• Recognize symptoms. The main symptoms of coronavirus resemble those of a bad cold or flu; including fever, cough and shortness of breath. The most common way the virus spreads is through the air by coughing and sneezing but can also be transmitted by close personal contact. Currently there is believed to be a low transmission from surfaces, however, due to experience with SARS this is still being explored. In rare cases, the virus can spread through fecal contamination. If you feel you have symptoms, make prudent decisions. Do not travel if sick. Avoid going into the workplace where you could spread the illness. Seek medical attention for proper diagnosis and treatment.
    • Review your emergency preparedness plan. Review your emergency response and pandemic protocols, including but not limited to your corporate telework policy and business continuity plan. If possible, identify those who traveled to impacted areas.
    • Assess your policies and programs. This includes health, life and disability programs outside the U.S. to see where exclusions may exist. Also telecommuting or work from home policies have become instrumental for business continuity. Determine if employees have appropriate technology to work from home and if they are comfortable doing so. Take into consideration the mental and emotional well-being of your employees and explore various ways to support them, including potentially expanding your telehealth services.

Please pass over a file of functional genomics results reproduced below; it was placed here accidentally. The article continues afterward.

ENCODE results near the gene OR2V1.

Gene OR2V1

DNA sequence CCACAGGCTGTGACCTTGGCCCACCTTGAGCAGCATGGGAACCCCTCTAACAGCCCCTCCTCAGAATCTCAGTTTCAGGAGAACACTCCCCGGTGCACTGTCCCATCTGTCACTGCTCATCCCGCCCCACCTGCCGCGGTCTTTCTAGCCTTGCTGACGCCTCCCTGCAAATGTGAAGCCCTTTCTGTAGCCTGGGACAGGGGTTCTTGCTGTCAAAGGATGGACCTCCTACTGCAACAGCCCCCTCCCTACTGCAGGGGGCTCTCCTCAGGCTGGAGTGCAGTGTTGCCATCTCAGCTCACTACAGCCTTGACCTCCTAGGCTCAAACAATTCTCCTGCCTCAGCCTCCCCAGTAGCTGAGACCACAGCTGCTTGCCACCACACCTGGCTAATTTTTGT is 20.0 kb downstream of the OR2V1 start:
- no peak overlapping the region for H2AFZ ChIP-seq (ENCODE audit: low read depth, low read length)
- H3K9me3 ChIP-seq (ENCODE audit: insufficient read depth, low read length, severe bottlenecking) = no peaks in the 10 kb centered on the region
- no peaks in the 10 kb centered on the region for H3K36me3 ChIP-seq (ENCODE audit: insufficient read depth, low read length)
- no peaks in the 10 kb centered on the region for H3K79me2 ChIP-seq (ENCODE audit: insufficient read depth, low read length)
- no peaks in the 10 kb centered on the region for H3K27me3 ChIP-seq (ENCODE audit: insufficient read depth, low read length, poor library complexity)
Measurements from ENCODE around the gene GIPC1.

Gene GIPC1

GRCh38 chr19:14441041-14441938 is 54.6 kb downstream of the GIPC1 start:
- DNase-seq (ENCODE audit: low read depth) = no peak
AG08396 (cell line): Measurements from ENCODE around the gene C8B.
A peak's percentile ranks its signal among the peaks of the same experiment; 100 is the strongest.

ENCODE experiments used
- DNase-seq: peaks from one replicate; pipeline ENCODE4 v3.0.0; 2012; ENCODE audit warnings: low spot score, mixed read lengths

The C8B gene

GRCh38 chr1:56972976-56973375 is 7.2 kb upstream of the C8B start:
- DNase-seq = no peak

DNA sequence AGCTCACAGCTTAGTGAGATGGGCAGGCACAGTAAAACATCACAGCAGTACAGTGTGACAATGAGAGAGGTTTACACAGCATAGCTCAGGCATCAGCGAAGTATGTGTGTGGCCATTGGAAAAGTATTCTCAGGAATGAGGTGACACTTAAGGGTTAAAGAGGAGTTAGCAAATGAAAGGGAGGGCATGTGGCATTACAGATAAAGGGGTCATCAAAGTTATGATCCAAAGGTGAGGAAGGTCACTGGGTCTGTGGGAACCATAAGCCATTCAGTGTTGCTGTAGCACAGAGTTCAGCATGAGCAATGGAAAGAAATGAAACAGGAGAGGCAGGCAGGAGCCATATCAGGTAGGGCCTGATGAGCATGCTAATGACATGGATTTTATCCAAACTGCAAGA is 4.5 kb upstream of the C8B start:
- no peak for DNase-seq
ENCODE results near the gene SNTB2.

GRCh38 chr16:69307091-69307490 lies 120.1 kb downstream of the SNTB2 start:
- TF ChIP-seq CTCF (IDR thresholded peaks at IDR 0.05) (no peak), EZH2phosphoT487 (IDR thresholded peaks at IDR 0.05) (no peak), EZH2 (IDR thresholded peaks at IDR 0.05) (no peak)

In our global world, goods, services and our workforce can rapidly share ideas across borders. However, that’s not all we share. Infectious disease knows no borders. Prevention, preparation, vaccination and information are the best defense against disease, epidemics or pandemics. 

    For more information on the coronavirus please follow the below links:

    Business Group on Health Resources

    External Resources